Interview

Indie Spotlight: Magic Notion's Richard Franke on learning to run a business and making inclusive games

Indie Spotlight: Magic Notion's Richard Franke on learning to run a business and making inclusive games

With discoverability in the mobile games market becoming harder and harder, we've decided to shine the spotlight on the amazing indie developers making creative new titles.

So welcome to the Indie Spotlight, where each week a developer tells us about their life, work and the challenges they face in the modern mobile market.

This week, we talk to Richard Franke, founder of Magic Notion, best known for its games Kitty Powers' Matchmaker and the recently released Kitty Powers' Love Life.

PocketGamer.biz: How did you get started as an indie games developer?

Richard Franke: I always knew that I wanted to be in a creative industry. Preferably a nerdy one.

I studied art and ceramics, but drew comic books in my spare time, as well as running several tabletop RPG games. The comic book portfolio got me a job at a games startup back in 1996 after my degree finished. Back then there wasn’t a formal way into the industry, so I was pretty lucky.

What attracted you to developing dating sim-style games?

When I started developing games independently I gave myself a brief to satisfy multiple criteria. I wanted to make a game:

  • with situations that everyone could identify with
  • about making people happy, instead of killing them, just to redress the balance a bit.
  • that was inclusive, but not in a preachy way – a game featuring everyone essentially.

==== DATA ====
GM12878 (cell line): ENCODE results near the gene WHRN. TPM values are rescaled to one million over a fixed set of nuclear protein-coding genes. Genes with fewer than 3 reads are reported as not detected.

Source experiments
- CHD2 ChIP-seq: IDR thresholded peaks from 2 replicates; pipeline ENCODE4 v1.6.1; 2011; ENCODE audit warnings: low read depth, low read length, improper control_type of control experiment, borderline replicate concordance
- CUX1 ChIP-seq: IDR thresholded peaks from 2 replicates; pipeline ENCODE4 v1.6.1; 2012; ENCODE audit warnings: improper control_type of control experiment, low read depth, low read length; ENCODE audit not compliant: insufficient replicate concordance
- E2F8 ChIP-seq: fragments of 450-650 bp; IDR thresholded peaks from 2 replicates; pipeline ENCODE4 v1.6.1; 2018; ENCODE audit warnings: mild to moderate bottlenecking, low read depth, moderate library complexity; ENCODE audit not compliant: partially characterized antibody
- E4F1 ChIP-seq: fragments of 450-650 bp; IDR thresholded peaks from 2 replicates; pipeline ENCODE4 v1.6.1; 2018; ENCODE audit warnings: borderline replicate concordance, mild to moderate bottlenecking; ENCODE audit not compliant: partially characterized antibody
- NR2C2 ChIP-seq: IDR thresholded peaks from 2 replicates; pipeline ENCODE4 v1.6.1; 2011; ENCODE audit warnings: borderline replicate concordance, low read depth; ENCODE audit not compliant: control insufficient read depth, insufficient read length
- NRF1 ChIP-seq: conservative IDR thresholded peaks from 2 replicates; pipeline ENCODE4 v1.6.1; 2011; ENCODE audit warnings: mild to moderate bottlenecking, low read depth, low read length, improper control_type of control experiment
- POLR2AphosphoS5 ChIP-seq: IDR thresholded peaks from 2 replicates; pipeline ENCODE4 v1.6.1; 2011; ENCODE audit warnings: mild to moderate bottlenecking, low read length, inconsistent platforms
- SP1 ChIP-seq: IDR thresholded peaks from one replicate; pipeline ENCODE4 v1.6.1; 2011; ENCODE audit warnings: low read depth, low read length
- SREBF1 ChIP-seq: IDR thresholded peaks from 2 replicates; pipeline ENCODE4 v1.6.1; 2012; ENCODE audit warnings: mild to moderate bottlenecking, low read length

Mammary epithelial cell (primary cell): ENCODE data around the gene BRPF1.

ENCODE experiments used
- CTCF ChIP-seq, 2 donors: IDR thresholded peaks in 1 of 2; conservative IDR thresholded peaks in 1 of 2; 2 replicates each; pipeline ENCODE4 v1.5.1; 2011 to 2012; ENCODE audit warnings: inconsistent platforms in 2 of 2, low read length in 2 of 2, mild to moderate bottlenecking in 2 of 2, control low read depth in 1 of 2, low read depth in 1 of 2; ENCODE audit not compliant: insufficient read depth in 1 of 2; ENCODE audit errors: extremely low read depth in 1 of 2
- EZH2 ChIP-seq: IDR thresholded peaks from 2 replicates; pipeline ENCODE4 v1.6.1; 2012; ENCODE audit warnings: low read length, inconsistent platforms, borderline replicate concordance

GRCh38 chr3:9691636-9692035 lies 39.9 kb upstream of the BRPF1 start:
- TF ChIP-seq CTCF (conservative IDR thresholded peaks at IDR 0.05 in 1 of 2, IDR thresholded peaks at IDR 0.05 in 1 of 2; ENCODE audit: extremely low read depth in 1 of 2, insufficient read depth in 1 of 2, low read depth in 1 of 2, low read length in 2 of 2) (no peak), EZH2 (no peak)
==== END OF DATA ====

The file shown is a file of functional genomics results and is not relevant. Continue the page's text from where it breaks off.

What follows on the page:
Nobody had made what I considered a ‘warts and all’ true simulation of dating.
Richard Franke
  • that was super accessible, and as fun to watch as it is to play, enabling a sort of casual multiplayer by using game-show style gameplay elements.
  • that included Kitty Powers, as I needed a unique marketing hook, and she needed some kind of focus. But in a way that didn’t feel tacked on.
  • that the player could play at their own pace for convenience
  • that brought the player to the characters and focused on their social interactions
  • that included a lot of procedural elements, as I love those, and I love the replayability they give the player
  • a game that would port well across multiple platforms

In answering these, a dating sim seemed like natural fit. Also, nobody had made what I considered a ‘warts and all’ true simulation of dating.

A lot of these criteria also made the game very YouTuber friendly (which was unintentional but taught us a lot).

What is a typical day in your life as an indie?

I work from home, talking to my team on Slack, using Trello as a task management tool. I do all of my own social media, and customer service (with the help of my team) and I occasionally do guest appearances as Kitty at conferences and conventions to promote the game.

I also muck in doing some artwork, I do all my own VO and I make YouTube videos.

What have been the biggest challenges you've faced so far as an indie?

Learning to run a business and making sure we hit quality for the money we have. Being self-funded and published means that we are more flexible with time, but we do have to manage the expectations of our customers.